Yesterday brought two key developments in the ongoing Electronic Arts/Take-Two Interactive takeover saga. The morning began with the Federal Trade Commission's announcement that it was launching an investigation to see if an EA buyout of the Grand Theft Auto IV publisher would violate anticompetitive legislation. The evening ended with a Take-Two stockholder meeting in which chairman Strauss Zelnick underlined the company board's repeated declarations that EA's $2 billion buyout offer is "the wrong price at the wrong time."
Today's news cycle began with yet more developments in the would-be megamerger. EA announced that its takeover offer, which was set to expire at 11:59 p.m. this evening, was being extended to May 16. The new date falls more than two weeks after April 30, which is one day after Grand Theft Auto IV's worldwide launch and the day Take-Two said it would begin entertaining acquisition suitors. However, Owen Mahoney, Electronic Arts' senior vice president of business development, told the Reuters news service that the actual reason for the delay was the FTC's investigation--an investigation that analysts believe is much ado about nothing.
"We assign a relatively low probability to a deal getting blocked on anti-competitive grounds, with overlap in the sports genre likely drawing the additional scrutiny," UBS' Ben Schachter said in a note to investors. "Worst case, a combined company would be forced to divest certain assets/franchises, but we see even that as unlikely. ... Given limited info, it's difficult to say how any regulatory conditions would impact valuation, but clearly synergies around Sports are a key component of the deal."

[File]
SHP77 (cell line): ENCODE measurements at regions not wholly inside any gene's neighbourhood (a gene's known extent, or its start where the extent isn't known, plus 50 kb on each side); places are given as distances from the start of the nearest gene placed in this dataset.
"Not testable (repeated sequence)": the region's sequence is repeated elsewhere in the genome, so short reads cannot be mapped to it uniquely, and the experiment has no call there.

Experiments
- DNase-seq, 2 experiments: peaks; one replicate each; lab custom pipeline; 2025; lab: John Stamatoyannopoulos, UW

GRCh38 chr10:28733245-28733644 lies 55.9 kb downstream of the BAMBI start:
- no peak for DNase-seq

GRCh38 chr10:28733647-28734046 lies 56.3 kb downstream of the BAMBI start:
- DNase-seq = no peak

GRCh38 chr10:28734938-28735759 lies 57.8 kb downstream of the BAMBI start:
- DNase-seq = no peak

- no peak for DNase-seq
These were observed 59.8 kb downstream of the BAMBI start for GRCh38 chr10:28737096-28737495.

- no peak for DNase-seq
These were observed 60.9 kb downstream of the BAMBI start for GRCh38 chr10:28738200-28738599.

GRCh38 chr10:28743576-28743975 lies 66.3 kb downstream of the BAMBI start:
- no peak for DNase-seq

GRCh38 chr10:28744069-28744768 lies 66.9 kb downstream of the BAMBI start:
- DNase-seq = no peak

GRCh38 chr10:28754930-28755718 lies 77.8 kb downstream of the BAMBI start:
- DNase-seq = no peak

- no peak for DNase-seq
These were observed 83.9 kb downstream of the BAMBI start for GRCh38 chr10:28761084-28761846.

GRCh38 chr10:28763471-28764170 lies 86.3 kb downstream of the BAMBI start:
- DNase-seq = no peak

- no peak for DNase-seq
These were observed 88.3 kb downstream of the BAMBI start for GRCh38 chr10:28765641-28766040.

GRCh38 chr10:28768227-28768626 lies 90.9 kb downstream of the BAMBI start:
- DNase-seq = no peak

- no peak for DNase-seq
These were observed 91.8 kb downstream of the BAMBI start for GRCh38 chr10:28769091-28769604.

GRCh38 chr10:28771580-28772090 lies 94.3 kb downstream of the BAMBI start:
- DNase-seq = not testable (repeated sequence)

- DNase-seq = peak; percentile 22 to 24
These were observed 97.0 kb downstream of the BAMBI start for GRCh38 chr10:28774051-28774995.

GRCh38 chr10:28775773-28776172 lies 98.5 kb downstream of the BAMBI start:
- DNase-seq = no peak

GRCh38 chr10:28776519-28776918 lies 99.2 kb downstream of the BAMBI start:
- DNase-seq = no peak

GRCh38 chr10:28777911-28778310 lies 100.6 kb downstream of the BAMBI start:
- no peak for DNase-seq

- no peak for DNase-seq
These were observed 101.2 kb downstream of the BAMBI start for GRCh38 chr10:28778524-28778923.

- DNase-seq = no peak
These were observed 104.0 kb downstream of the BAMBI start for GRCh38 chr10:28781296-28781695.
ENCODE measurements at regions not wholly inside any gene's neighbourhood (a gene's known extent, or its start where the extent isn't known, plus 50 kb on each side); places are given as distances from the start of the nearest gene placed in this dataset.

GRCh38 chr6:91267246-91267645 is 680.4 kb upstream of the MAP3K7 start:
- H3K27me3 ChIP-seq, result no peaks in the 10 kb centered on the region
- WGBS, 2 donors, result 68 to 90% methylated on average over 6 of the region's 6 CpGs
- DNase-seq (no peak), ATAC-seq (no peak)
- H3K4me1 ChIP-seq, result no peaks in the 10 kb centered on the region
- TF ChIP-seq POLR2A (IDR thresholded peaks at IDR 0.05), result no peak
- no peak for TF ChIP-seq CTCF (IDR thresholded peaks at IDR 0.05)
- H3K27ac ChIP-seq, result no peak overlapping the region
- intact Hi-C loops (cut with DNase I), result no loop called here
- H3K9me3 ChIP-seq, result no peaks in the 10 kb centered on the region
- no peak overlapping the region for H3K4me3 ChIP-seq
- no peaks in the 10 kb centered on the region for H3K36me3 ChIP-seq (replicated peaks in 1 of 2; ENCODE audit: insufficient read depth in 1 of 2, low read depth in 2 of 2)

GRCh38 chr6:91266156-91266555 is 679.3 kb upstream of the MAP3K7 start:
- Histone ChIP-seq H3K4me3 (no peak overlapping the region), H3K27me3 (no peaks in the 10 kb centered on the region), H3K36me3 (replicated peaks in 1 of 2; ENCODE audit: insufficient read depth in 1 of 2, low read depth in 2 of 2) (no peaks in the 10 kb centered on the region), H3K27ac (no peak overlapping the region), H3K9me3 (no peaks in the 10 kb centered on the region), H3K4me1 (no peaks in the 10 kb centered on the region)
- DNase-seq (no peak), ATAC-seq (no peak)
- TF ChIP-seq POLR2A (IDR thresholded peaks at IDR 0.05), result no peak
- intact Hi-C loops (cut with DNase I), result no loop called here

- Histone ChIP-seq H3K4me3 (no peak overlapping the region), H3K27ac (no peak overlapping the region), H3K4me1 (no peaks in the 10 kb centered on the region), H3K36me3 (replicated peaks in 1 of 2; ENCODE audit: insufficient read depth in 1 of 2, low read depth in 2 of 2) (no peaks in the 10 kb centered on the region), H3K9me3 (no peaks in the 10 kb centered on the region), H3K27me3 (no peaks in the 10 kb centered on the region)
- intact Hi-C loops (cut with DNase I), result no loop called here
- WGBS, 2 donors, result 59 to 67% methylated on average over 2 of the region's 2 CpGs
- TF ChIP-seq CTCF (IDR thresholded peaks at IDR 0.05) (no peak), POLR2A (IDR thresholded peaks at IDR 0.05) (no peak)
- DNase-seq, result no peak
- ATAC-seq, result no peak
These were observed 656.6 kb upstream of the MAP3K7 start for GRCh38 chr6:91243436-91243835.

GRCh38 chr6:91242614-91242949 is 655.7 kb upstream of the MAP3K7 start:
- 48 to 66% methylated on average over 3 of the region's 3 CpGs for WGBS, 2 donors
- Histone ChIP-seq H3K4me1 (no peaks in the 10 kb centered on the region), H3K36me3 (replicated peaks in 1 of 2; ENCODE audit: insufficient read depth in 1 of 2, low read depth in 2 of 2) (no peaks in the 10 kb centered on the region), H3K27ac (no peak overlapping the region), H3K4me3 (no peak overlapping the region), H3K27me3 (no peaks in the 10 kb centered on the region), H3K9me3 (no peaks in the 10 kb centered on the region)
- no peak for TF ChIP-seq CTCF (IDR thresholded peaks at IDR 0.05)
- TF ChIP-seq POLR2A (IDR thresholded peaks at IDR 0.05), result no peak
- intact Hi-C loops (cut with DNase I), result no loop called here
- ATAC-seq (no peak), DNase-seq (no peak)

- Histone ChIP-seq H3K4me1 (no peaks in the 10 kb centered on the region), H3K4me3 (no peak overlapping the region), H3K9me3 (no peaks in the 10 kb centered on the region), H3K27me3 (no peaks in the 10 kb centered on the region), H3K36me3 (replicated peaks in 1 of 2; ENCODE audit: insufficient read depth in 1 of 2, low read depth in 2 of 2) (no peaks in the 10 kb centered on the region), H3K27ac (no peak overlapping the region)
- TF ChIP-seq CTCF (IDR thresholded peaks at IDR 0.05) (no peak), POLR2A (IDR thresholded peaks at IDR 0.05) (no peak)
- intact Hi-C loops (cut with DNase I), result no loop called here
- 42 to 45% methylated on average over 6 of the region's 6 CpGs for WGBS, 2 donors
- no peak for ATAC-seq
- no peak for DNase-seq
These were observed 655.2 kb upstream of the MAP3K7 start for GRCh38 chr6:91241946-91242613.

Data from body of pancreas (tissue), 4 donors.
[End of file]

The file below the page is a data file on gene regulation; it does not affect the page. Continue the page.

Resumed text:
In addition to delaying its takeover deadline, EA also lowered its bid from $26 to $25.74 per share--a price Mahoney declared to still be "full and fair." The lowering came as a result of the approval of a "poison pill" measure which would dilute Take-Two's stock in the event of a takeover. Under the terms of the measure, an additional 780,000 shares would vest and be granted to Zelnick, CEO Ben Feder, and executive vice president Karl Slatoff if a purchase took place.
But while the lowering did not affect the worth of EA's overall bid, Take-Two still issued another uncowed communique after the move was taken. "Take-Two's board of directors has maintained from the beginning, and continues to believe, that Electronic Arts' proposal undervalues our company," said Zelnick in a statement. "[EA] undervalued the company at $26 per share, and it certainly undervalues Take-Two at $25.74." Take-Two went on to point out that EA has so far acquired only 6,432,787--just 8.3 percent--of the company's outstanding shares.
Although EA believes its new price is fair, analysts think the company will have to sweeten the pot to woo enough Take-Two shareholders for a takeover. "We continue to believe EA wants to buy Take-Two but will likely have to raise their tender to $30 per share if they expect to close the deal," said Janco Partners' Mike Hickey, who isn't positive that the massive publisher will follow through. "It's difficult for us to determine EA's willingness to increase their bid to complete the acquisition, but the accretive nature of the deal seems obvious and the incremental cost of a higher bid seems minimal compared to the longer-term benefits."